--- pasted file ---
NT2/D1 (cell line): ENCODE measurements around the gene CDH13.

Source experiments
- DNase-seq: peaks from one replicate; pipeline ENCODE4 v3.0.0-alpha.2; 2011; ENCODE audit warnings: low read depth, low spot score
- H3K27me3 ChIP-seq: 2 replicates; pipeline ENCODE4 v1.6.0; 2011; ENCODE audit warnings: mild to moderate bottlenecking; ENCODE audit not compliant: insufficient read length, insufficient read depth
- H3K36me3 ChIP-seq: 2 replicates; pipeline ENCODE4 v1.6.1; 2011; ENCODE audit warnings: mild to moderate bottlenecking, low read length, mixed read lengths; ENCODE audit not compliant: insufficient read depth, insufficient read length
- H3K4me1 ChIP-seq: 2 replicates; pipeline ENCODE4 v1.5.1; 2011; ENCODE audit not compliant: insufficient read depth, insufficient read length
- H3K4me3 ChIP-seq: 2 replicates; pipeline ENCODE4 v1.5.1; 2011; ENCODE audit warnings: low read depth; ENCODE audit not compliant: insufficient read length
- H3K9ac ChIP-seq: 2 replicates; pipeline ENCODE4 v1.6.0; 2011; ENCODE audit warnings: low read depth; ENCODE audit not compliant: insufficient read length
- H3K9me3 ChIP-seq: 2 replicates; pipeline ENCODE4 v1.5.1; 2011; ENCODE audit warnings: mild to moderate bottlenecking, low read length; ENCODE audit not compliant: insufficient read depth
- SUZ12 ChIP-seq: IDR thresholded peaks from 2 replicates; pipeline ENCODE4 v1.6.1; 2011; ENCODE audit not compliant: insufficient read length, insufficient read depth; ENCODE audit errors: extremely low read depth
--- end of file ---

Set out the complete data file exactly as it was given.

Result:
NT2/D1 (cell line): ENCODE measurements around the gene CDH13.

Source experiments
- DNase-seq: peaks from one replicate; pipeline ENCODE4 v3.0.0-alpha.2; 2011; ENCODE audit warnings: low read depth, low spot score
- H3K27me3 ChIP-seq: 2 replicates; pipeline ENCODE4 v1.6.0; 2011; ENCODE audit warnings: mild to moderate bottlenecking; ENCODE audit not compliant: insufficient read length, insufficient read depth
- H3K36me3 ChIP-seq: 2 replicates; pipeline ENCODE4 v1.6.1; 2011; ENCODE audit warnings: mild to moderate bottlenecking, low read length, mixed read lengths; ENCODE audit not compliant: insufficient read depth, insufficient read length
- H3K4me1 ChIP-seq: 2 replicates; pipeline ENCODE4 v1.5.1; 2011; ENCODE audit not compliant: insufficient read depth, insufficient read length
- H3K4me3 ChIP-seq: 2 replicates; pipeline ENCODE4 v1.5.1; 2011; ENCODE audit warnings: low read depth; ENCODE audit not compliant: insufficient read length
- H3K9ac ChIP-seq: 2 replicates; pipeline ENCODE4 v1.6.0; 2011; ENCODE audit warnings: low read depth; ENCODE audit not compliant: insufficient read length
- H3K9me3 ChIP-seq: 2 replicates; pipeline ENCODE4 v1.5.1; 2011; ENCODE audit warnings: mild to moderate bottlenecking, low read length; ENCODE audit not compliant: insufficient read depth
- SUZ12 ChIP-seq: IDR thresholded peaks from 2 replicates; pipeline ENCODE4 v1.6.1; 2011; ENCODE audit not compliant: insufficient read length, insufficient read depth; ENCODE audit errors: extremely low read depth